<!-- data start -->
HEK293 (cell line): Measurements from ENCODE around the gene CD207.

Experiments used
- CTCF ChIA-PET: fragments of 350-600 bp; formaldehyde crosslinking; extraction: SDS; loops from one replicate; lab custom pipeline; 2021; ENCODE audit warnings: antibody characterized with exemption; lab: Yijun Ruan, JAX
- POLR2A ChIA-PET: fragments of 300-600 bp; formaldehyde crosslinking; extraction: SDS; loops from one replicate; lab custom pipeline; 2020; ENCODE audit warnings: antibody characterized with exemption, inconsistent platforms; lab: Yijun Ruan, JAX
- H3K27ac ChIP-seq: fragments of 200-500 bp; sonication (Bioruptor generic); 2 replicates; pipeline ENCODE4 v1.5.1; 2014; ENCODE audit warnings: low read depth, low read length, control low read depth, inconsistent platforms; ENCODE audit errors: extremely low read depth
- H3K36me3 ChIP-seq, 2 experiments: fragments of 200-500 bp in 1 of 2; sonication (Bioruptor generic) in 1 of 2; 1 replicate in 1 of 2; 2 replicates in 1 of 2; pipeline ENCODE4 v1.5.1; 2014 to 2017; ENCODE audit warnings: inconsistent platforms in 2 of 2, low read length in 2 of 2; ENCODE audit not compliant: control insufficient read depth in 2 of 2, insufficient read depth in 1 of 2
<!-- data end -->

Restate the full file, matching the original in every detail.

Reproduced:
HEK293 (cell line): Measurements from ENCODE around the gene CD207.

Experiments used
- CTCF ChIA-PET: fragments of 350-600 bp; formaldehyde crosslinking; extraction: SDS; loops from one replicate; lab custom pipeline; 2021; ENCODE audit warnings: antibody characterized with exemption; lab: Yijun Ruan, JAX
- POLR2A ChIA-PET: fragments of 300-600 bp; formaldehyde crosslinking; extraction: SDS; loops from one replicate; lab custom pipeline; 2020; ENCODE audit warnings: antibody characterized with exemption, inconsistent platforms; lab: Yijun Ruan, JAX
- H3K27ac ChIP-seq: fragments of 200-500 bp; sonication (Bioruptor generic); 2 replicates; pipeline ENCODE4 v1.5.1; 2014; ENCODE audit warnings: low read depth, low read length, control low read depth, inconsistent platforms; ENCODE audit errors: extremely low read depth
- H3K36me3 ChIP-seq, 2 experiments: fragments of 200-500 bp in 1 of 2; sonication (Bioruptor generic) in 1 of 2; 1 replicate in 1 of 2; 2 replicates in 1 of 2; pipeline ENCODE4 v1.5.1; 2014 to 2017; ENCODE audit warnings: inconsistent platforms in 2 of 2, low read length in 2 of 2; ENCODE audit not compliant: control insufficient read depth in 2 of 2, insufficient read depth in 1 of 2